In other moments, this episode reminded me that "Fresh Off the Boat" still has some work to do when it comes to its handling of blackness and queer identity. One of my favorite episodes this season, "Success Perm," was marred by an unfunny OJ Simpson/don’t-all-bald-black-men-look-alike joke, and the show has struggled to suss out for viewers that the fictional Eddie’s love of hip-hop was inspired by the real-life Eddie Huang’s love of hip-hop, a relationship grounded in more than a youthful fascination with black culture. I’m not so concerned with historical accuracy as I am with what the fictional Eddie’s love of hip-hop ends up boiling down to, which is a superficial appropriation of commodified black culture.
Last night at the final episode of "Fresh Off the Show," the unofficial post-show chat hosted by blogger Phil Yu and comedian Jenny Yang, an audience member named Akemi asked: Why not explain that for many Asians growing up in the U.S. in the 1990s, there weren’t Asian pop icons to identify with and many Asian kids latched on to hip-hop and r&b because it was closer to their reality than the offerings of white artists? It’s a great question.
Back at school, Jessica marches in to Eddie’s school with her born-again zealotry and demands that Eddie be assigned to report on China. (We will put aside for the moment the fact that the real-life Eddie is Taiwanese, and proudly so. Perhaps the show’s writers figured that was too much geopolitics for American television audiences to handle.) Still, Eddie resists. There’s nothing cool about China, especially next to Jamaica. That is, until report day rolls around and one of Eddie’s friends joins him in teasing China. You can guess how that goes.
For all the zingers in this episode, the themes it explored rang deep and true to me, and I do not come from an immigrant family. I am fifth-generation, and my family still deals with these questions, if from the other end. Most of it we can laugh about: Despite my mother’s best attempts–and years of compulsory Chinese school five days a week–the Cantonese I’ve retained is what I call Home Chinese. (Phrases like "Make your bed," "Brush your teeth," and "Set the table," are firmly in my comfort zone.) My mom used to jokingly called my dad "the weak link" because he speaks a country dialect of Cantonese, which diluted my parents’ ability to pass on more Chinese to my siblings and me.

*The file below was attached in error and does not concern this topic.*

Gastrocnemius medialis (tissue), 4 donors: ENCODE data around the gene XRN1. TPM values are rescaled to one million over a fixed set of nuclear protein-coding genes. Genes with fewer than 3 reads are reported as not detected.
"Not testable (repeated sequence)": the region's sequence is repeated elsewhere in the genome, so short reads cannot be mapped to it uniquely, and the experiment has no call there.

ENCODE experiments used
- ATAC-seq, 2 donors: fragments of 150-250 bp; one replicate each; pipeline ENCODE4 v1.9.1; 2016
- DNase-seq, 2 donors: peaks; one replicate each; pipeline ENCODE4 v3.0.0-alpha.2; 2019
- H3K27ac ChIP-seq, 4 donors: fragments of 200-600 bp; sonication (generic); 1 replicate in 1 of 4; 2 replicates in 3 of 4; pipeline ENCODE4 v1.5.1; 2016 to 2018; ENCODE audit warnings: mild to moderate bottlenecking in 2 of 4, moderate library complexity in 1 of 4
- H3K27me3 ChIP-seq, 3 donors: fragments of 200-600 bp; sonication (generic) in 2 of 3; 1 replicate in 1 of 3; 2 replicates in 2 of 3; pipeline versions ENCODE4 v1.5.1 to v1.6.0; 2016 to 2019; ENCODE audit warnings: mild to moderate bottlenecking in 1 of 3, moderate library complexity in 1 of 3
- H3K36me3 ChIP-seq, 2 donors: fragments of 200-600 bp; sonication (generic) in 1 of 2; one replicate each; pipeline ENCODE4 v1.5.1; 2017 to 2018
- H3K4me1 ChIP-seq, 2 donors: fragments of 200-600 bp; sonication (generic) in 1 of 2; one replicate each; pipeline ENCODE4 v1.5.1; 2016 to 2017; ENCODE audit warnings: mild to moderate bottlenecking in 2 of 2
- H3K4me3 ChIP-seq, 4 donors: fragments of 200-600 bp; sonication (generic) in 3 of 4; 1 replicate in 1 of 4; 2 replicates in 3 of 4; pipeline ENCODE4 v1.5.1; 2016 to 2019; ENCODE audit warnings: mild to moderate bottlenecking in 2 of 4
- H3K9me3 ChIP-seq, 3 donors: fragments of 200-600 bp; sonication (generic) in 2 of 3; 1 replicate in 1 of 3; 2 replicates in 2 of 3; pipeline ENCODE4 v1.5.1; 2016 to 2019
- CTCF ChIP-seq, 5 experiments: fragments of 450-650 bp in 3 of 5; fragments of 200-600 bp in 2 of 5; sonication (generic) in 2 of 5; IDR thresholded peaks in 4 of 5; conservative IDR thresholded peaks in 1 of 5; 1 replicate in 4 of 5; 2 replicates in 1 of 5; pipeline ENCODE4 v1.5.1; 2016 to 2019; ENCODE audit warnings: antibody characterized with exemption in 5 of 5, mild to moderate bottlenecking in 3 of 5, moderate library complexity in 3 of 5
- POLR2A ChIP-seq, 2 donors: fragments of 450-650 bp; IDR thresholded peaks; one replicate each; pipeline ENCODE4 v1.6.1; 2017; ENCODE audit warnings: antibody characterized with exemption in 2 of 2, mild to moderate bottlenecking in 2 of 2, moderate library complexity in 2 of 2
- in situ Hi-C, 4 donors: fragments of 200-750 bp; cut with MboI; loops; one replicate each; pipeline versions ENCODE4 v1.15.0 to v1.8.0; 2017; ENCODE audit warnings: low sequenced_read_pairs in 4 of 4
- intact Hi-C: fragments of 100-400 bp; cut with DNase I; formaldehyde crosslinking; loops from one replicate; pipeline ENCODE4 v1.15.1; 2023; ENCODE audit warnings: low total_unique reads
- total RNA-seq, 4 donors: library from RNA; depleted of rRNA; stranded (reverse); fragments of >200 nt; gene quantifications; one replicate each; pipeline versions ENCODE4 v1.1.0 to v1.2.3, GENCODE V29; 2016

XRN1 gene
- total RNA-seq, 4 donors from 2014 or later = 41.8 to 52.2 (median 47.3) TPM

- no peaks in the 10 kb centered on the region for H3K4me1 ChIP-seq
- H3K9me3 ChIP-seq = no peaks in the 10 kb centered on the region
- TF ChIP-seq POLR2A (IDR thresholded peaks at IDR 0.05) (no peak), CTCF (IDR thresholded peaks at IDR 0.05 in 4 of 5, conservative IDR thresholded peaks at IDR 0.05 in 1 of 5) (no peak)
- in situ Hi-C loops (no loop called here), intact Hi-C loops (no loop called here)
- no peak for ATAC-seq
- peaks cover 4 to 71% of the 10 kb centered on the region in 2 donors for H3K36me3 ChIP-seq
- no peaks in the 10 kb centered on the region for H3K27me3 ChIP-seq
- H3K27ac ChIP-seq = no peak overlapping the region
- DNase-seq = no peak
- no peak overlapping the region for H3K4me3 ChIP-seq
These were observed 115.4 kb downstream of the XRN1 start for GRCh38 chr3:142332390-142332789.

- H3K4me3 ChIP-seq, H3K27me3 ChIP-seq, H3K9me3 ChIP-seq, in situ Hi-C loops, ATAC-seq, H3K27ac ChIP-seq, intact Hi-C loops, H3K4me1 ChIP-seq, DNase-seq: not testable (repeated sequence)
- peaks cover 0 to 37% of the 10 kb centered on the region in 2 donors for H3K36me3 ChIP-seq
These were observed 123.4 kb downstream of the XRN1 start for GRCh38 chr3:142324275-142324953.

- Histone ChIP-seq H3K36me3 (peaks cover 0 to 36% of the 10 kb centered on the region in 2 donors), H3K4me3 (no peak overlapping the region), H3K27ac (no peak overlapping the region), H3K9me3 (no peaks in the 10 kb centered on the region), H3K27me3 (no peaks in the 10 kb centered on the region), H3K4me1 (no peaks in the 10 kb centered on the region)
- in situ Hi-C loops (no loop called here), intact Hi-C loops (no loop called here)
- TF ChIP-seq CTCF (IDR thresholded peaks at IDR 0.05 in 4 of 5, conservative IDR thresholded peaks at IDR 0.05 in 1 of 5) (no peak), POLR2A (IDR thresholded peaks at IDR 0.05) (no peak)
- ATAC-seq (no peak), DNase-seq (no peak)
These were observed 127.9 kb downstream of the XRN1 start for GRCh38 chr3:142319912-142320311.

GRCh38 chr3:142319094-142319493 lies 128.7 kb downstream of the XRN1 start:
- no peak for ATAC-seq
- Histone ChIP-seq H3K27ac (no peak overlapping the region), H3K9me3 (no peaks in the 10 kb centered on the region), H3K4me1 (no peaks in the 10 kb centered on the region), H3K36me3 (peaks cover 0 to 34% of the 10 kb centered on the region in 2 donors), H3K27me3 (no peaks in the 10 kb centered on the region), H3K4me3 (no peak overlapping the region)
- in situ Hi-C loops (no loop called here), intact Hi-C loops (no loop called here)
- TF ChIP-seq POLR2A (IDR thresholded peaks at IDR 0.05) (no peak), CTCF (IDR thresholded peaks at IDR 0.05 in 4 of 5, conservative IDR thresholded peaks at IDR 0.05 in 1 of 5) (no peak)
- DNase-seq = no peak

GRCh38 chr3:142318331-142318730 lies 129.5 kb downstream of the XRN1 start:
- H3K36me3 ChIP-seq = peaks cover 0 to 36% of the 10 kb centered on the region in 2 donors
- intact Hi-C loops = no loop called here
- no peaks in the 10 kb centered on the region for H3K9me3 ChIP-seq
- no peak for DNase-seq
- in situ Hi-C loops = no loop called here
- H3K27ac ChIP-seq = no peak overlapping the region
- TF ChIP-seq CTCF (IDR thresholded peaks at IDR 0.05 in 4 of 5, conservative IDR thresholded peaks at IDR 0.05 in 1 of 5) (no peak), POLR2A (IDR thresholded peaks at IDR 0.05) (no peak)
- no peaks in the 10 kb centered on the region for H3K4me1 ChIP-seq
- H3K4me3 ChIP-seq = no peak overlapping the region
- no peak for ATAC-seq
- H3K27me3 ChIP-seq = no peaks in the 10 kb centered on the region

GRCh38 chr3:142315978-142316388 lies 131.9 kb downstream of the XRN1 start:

But once, when I was in high school, a classmate asked me if I spoke Chinese. I sheepishly said I didn’t and she glanced at me and said, "Yeah, you don’t look like you would." Stunned, I had nothing to say in response. That was some 15 years ago, and I have no idea where she is and what she’s doing today, and I’ve still never forgotten her words.
Is Chineseness something you carry within you? How much is determined by other people’s perceptions of you? If there’s such a thing as being more Chinese than the person next to you, does that at all correspond to a hierarchy which says anything about your or your neighbor’s worth as people? Is your cultural identity about how you dress, or the food you eat? What if Chineseness is about less tangible things that one can’t consume? Last night "Fresh Off the Boat" raised these heady questions (the answers to which are, I believe: e) all of the above.) and somehow did it with crackling humor.
And that’s where we find ourselves, basking in a season well done and waiting on word for the show’s fate. I want more "Fresh Off the Show" not because it happens to be a history-making work of pop culture.
I want a second season because the show’s earned its fans with smart writing, and crazed and endearing characters. Along the way the show has woven smart social commentary in to episodes exploring actual ideas about love and culture and belonging. "Fresh Off the Show" has not been perfect. Not every joke has landed, and it’s clear the show’s got some work to do. But all in all, it’s a show Asian-Americans–and even the rest of the country–deserve.